Even without legendary coach Chris Ault, who is considered the inventor of the pistol offense, Nevada's offense is still considered formidable. The Wolf Pack run the same system under new coach Brian Polian and do so at a frenetic pace designed to keep a defense from substituting or resting its starters. In fact, through the first two games Nevada is averaging 88.5 plays per game (FSU averaged 67 per game in 2012).
It's that no-huddle fast paced style that has caught Fisher's attention.
"It's the nature of ball today. That's what everybody is doing. That's football today," said Fisher of Nevada's up-tempo style on offense. "Everybody knows how to play it. You have to play it, and you have to play it consistently. It will be a great challenge. You have to have (depth) all the way across the board, because they can get some snaps in. The good thing is if you stop them, then they aren't on the field very long. That's a lot easier said than done."
Florida State's defense under new defensive coordinator Jeremy Pruitt had a good but not great debut versus Pittsburgh. In the first series of the game, the Panthers both ran and threw effectively en route to an 80-yard touchdown drive. The defense picked things up after that limiting Pitt two just two field goals for the rest of the game.
While the Seminole defense showed improvement as the game went on, it was far from perfect.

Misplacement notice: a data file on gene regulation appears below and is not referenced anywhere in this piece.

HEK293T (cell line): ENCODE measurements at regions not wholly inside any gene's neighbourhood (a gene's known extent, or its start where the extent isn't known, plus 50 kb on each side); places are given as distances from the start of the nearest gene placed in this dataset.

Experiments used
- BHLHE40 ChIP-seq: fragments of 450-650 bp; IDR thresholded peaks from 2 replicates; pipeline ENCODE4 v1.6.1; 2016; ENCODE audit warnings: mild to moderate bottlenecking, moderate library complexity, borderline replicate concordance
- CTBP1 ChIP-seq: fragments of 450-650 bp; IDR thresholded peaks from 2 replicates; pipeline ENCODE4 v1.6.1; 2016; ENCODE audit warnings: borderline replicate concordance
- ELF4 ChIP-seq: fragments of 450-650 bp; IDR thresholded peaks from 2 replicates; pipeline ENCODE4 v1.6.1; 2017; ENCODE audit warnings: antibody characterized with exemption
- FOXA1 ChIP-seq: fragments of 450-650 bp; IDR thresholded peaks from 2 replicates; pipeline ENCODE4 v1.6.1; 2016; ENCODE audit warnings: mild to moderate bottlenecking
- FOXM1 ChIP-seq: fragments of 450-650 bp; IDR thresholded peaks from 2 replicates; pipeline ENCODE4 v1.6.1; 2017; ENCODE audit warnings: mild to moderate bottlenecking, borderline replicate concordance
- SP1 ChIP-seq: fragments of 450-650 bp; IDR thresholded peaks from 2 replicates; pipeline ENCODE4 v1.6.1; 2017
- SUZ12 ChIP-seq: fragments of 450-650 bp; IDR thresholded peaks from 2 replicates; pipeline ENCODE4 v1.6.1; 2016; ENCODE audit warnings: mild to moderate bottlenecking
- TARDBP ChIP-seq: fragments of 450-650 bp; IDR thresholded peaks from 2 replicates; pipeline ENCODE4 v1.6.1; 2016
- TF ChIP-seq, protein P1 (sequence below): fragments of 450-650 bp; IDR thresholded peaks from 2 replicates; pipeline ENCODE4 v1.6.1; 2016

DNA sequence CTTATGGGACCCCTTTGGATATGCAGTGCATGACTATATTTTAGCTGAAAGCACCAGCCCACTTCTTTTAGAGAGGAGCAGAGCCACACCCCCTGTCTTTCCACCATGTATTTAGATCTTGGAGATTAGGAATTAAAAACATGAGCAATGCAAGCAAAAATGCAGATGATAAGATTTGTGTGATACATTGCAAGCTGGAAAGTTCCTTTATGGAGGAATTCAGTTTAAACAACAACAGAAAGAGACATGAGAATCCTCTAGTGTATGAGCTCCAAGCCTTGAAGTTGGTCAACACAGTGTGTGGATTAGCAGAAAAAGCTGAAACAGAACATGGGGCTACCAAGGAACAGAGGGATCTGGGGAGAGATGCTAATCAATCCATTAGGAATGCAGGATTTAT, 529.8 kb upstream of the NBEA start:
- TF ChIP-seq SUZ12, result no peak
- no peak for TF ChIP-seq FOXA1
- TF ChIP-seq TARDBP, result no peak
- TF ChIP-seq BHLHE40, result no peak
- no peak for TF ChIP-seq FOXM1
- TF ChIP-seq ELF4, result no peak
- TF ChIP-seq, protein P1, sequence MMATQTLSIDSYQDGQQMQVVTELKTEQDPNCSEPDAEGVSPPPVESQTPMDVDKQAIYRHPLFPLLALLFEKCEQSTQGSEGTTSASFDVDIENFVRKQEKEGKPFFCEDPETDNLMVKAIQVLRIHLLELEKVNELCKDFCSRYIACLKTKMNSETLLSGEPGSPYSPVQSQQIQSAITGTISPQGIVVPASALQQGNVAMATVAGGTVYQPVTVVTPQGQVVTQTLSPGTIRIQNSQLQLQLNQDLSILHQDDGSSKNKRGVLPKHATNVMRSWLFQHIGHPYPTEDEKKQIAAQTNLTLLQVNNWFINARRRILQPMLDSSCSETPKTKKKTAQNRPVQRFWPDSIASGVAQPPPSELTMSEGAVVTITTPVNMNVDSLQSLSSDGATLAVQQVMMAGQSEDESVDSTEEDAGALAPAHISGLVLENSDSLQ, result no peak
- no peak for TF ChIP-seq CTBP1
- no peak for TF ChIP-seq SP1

"There was the first drive and then we go six-straight drives where they don't score a point and we're able to score and they score late," explained Fisher. "For the most part I thought our defense made nice adjustments. I like the adjustments they made during the game."
With a new coordinator and several significant changes to FSU's personnel and its philosophy being implemented it's to be expected that the defense will experience some growing pains, especially early in the season. That defense will have a good challenge this weekend going against one of the more difficult systems to prepare for.
Conclusion and Prediction
It's reasonable to expect the Seminole defense to have some difficulties early on against a high flying pistol offense. As such, it wouldn't be a surprise to see Nevada hang with FSU early on as it did with UCLA in the opener. However like the Bruins, the Seminoles should be able to adjust to the Wolf Pack offense after seeing it for a few drives. Also, in his 23 games as starting quarterback, Fajardo has never seen a defense as fast as Florida State's. It will be interesting to see how much success he has running the football and buying time with his legs against an elite defense.
On the other side of the ball, the Seminoles should hold a huge advantage. Nevada has been awful defensively, especially against the run, and it's hard to imagine much resistance against a powerful FSU offense. Only turnovers and penalties can slown down the 'Noles' ability to light up the scoreboard.
Final Score: FSU 48, Nevada 17
FSU Injury Report - Nevada Game